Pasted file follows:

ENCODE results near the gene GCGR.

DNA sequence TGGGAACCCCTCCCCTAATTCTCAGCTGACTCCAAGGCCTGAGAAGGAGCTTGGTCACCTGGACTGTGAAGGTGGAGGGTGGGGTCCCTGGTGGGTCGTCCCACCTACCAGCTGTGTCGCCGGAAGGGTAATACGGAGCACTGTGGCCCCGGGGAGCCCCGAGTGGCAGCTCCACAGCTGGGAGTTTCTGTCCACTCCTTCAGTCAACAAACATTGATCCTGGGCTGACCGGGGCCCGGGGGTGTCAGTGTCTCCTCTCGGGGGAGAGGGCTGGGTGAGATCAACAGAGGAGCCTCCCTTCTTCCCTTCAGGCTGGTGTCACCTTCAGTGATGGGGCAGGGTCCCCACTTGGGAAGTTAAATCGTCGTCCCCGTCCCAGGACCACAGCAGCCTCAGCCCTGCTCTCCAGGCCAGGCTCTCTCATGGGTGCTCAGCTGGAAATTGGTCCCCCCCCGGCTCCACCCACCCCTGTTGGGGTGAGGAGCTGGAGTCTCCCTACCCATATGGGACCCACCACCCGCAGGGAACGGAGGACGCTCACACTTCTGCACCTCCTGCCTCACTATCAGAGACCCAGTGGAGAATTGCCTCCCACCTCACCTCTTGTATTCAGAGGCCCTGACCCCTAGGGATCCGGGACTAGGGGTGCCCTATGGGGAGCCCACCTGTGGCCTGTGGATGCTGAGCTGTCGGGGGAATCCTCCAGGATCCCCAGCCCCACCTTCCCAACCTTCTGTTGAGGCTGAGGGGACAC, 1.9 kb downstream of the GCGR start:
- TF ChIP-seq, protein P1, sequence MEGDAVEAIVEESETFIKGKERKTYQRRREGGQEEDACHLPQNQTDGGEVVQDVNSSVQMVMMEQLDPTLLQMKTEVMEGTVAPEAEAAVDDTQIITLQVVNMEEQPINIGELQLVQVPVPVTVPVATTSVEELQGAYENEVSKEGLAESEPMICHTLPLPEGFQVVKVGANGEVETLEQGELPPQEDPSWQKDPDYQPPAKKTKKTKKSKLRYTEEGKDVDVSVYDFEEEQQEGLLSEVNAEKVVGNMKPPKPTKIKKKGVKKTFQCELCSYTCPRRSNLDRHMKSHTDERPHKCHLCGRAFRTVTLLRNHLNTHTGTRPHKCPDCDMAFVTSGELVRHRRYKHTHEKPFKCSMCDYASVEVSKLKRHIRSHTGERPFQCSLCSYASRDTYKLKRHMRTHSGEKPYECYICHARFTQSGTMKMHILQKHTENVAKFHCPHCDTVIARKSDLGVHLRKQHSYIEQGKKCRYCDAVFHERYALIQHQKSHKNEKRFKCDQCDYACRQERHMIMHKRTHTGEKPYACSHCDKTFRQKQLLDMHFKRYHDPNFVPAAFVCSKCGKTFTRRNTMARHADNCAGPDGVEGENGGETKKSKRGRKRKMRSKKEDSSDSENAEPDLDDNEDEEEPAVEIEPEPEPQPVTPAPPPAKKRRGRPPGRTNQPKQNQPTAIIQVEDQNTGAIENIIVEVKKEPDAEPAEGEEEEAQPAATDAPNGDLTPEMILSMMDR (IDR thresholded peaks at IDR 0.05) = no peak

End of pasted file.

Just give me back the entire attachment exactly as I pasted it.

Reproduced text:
ENCODE results near the gene GCGR.

DNA sequence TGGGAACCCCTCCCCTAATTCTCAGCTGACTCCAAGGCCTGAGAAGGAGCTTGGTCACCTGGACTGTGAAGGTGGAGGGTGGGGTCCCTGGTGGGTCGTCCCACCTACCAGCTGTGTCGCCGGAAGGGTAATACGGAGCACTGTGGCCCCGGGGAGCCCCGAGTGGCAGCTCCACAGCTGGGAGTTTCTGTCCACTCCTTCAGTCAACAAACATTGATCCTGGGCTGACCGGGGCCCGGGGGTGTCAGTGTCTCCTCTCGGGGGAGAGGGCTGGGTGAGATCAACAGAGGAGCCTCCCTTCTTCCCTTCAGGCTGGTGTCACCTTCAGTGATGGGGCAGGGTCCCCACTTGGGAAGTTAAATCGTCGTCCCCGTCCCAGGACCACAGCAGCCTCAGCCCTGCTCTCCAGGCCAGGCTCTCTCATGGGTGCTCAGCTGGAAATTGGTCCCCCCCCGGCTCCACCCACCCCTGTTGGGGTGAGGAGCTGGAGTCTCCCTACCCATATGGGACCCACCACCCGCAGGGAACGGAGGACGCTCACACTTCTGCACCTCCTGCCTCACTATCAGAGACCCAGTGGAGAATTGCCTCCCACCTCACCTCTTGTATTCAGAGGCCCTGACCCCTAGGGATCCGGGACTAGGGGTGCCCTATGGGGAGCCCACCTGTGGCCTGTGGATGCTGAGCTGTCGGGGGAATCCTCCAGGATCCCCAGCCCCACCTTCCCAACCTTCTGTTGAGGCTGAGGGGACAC, 1.9 kb downstream of the GCGR start:
- TF ChIP-seq, protein P1, sequence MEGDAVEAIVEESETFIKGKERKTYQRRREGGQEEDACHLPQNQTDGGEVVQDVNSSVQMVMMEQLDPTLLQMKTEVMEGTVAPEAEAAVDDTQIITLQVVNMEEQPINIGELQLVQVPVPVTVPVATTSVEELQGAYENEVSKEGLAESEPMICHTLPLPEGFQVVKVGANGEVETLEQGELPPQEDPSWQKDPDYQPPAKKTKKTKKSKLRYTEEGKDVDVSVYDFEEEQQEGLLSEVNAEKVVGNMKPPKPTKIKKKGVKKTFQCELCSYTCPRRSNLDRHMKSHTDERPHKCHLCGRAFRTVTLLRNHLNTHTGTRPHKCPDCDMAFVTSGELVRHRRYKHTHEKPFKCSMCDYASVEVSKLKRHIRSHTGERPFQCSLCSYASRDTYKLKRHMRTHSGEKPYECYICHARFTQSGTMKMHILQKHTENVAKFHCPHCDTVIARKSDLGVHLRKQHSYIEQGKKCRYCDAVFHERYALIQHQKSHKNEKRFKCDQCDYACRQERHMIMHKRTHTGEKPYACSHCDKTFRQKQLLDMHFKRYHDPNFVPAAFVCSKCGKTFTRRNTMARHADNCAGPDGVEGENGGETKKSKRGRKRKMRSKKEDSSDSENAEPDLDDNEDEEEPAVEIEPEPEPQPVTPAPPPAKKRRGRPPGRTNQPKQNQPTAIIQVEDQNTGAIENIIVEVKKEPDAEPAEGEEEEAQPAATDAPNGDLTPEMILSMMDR (IDR thresholded peaks at IDR 0.05) = no peak